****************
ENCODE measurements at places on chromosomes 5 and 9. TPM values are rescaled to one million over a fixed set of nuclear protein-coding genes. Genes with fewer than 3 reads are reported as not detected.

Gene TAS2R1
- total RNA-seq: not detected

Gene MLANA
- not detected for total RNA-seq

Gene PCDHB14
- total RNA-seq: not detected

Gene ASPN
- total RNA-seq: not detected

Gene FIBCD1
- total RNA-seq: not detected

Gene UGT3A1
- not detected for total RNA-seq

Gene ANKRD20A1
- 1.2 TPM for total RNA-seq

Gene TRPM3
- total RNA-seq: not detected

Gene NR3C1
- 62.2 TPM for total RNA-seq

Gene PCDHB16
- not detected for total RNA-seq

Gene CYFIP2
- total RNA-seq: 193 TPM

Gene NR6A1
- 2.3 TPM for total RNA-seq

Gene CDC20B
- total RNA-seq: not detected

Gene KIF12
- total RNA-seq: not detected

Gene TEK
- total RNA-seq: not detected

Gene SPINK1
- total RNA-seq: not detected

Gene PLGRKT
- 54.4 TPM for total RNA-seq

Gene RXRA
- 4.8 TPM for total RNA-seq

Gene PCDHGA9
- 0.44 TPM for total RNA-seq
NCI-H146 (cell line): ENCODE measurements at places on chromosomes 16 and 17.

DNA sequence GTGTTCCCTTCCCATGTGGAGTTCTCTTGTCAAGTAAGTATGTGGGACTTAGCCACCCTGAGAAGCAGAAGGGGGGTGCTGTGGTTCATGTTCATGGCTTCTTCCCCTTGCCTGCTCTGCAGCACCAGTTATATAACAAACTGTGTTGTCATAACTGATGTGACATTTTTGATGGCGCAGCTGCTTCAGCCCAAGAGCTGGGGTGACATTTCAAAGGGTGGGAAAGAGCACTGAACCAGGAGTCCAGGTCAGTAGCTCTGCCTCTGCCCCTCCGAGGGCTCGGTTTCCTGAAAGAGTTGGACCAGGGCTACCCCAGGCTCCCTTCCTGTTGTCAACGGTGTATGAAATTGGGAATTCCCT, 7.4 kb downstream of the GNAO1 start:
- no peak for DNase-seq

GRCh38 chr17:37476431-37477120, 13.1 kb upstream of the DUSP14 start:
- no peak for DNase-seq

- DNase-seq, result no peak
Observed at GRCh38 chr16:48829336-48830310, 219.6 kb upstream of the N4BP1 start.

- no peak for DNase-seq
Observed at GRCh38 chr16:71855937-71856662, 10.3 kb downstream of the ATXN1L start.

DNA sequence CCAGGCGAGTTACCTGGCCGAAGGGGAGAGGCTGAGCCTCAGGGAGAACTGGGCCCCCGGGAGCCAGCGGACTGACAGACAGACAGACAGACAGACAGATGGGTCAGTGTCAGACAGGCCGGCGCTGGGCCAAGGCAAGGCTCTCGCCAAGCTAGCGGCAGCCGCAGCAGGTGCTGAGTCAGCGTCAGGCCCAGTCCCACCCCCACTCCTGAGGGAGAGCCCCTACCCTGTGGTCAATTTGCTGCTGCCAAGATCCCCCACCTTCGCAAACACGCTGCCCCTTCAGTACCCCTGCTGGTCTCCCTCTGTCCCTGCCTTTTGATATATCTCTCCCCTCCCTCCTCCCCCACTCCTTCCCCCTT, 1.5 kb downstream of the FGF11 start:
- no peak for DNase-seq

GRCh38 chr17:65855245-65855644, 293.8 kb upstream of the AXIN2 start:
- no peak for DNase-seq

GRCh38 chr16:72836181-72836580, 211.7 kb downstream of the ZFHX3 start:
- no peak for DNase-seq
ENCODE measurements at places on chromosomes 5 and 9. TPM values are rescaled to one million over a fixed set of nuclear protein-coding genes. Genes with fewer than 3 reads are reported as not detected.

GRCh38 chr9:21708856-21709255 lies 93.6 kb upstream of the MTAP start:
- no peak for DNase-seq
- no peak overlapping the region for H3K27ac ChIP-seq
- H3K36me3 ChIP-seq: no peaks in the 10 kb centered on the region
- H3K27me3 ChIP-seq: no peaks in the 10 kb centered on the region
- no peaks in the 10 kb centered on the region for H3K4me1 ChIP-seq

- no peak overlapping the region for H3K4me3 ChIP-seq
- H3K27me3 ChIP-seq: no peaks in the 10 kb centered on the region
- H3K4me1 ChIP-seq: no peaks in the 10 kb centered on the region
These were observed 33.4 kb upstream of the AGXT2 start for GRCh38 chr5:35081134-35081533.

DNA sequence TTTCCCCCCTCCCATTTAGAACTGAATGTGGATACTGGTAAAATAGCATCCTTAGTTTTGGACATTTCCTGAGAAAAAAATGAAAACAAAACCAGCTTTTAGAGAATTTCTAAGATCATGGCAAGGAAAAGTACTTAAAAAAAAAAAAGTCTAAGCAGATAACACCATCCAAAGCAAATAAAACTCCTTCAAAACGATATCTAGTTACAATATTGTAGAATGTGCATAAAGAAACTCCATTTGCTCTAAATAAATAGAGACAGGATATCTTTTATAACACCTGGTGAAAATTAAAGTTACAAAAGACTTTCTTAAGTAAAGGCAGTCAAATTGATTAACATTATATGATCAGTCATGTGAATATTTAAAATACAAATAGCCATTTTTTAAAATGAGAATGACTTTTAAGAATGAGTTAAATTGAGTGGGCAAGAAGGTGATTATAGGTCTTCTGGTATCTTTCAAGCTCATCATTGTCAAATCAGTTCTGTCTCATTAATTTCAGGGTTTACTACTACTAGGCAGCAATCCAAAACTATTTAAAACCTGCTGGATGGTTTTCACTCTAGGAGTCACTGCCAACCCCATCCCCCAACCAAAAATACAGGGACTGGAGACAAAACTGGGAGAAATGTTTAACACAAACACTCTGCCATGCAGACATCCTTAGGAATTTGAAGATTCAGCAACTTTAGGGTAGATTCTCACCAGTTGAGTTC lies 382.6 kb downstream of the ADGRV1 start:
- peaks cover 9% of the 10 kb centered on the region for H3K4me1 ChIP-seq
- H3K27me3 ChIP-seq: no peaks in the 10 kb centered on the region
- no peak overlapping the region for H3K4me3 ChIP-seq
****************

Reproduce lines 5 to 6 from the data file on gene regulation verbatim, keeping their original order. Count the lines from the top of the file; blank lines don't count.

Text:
- not detected for total RNA-seq

Gene PCDHB14